Outsourced adminstrative assistants – evolved out of the corporate secretarial roles. Now much more than secretaries.
Work with small and medium sized business.
Do what you love and hire the rest out to virtual assistants.
Online convention for Virtural assistants the week of May 16 – 21. Follow the convention at www.OIVAC.com
Even virtual assistants need to get out of bed, take a shower and get out to meet the world.
Becoming a VA is a viable career choice.
Radio interview with host George Torok on Business in Motion
Click below to listen to or download the MP3 audio file of this interview
The Oakes Group provides career advice to executives and professionals. Beth Oakes has worked most if not all her career in the business of human resources and human capital. She previously held the positions of Managing Partner at Millar Dallas – an outplacement firm and Executive Vice President at DHR – an executive search firm.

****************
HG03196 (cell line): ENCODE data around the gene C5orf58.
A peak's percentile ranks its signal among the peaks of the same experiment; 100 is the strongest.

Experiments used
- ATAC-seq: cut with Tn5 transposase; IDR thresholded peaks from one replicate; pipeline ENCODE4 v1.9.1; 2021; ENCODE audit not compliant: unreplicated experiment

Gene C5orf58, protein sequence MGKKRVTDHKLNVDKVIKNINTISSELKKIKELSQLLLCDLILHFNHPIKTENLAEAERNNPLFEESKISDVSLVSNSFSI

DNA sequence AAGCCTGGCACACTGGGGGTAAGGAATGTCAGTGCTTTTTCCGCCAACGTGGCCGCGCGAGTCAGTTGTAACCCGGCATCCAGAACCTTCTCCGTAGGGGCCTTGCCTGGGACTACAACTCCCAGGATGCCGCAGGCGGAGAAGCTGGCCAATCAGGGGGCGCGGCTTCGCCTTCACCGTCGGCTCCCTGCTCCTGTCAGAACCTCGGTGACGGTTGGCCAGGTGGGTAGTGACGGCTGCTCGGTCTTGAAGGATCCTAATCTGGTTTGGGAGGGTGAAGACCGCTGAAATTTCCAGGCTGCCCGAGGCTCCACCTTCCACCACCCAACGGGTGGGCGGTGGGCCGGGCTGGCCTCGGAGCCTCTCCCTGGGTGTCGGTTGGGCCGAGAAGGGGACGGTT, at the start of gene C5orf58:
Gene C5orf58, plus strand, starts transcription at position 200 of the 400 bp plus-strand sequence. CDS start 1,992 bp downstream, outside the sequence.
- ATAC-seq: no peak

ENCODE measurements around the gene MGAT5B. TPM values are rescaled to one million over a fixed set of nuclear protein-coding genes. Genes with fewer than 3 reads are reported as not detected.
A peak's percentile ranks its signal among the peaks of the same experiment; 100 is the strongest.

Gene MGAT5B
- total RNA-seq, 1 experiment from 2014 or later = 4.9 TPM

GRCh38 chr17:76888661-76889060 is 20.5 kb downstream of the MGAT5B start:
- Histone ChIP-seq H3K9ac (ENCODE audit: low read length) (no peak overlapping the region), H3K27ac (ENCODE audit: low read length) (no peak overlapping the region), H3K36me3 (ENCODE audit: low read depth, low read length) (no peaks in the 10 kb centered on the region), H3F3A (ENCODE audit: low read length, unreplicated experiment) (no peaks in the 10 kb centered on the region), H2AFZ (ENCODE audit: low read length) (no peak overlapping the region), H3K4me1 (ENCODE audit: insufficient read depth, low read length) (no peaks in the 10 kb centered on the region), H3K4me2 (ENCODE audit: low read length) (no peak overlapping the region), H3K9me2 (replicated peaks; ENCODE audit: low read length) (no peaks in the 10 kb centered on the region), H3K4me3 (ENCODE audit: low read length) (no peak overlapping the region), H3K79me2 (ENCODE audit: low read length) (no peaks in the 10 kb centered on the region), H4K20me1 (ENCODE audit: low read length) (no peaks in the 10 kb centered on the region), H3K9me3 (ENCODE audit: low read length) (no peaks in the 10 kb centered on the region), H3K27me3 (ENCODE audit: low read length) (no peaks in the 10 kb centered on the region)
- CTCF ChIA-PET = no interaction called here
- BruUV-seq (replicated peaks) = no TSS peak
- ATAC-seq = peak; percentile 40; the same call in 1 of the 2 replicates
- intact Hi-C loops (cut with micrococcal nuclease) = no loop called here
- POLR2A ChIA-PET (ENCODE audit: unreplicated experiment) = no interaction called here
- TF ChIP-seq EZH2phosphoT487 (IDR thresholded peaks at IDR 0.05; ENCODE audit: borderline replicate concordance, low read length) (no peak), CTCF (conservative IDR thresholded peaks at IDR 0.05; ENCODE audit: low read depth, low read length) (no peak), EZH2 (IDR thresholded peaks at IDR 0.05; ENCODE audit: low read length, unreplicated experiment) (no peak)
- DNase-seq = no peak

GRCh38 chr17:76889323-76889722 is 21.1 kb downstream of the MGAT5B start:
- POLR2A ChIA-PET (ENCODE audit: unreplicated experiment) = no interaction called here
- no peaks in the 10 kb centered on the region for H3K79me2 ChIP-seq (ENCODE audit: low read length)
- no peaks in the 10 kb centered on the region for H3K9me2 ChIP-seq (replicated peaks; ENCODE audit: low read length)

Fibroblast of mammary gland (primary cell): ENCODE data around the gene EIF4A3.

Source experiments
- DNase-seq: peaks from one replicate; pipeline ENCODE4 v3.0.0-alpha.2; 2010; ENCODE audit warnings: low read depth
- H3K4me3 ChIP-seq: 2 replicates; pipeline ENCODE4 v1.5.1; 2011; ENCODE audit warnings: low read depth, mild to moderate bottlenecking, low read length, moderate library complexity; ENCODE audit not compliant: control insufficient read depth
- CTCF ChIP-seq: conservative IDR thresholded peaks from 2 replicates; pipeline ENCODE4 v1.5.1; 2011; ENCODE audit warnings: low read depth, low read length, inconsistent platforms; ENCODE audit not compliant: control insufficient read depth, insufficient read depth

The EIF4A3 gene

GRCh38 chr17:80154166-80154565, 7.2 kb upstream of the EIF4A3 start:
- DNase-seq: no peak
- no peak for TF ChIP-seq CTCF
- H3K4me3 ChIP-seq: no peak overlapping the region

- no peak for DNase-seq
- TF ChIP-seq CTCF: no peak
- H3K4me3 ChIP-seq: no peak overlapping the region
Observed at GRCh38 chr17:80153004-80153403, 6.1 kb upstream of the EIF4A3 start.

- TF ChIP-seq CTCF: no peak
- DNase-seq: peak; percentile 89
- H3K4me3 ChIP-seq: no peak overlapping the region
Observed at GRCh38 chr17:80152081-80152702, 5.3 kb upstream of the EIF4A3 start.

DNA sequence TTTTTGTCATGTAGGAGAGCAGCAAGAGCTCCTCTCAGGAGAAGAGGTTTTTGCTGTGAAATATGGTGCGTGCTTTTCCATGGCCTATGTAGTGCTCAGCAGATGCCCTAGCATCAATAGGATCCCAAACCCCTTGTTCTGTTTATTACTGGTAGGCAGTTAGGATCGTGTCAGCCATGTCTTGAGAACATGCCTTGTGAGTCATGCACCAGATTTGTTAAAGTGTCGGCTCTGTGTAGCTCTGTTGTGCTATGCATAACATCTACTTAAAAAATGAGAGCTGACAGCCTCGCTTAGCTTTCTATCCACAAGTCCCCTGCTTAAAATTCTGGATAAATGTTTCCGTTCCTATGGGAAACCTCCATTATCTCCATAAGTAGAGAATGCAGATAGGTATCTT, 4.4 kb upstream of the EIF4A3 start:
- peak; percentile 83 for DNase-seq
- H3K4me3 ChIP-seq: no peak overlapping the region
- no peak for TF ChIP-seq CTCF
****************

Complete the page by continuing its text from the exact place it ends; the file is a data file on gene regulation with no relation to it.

Insights from this interview with Beth Oakes
In spite of her corporate experience, Beth has always seen herself as an entreprenuer.
Entrepreneurs can make their own decisions and they can fall by them.
This industry of coaching executives and managers is new within the last 5 to to 10 years and it is growing. Corporate executives and managers have much less time to mentor and guide their staff.
Coaching can be like being a parent…
As an entrepreneur you worry about the cash flow and you can be lonely.
Advice to an entrepreneur: Write a good business plan and create an advisory board.
Steel on the outside – cotton on the inside.
Buiiding a good network is much more than making friends.
Click below to listen to this radio interview with Beth Oakes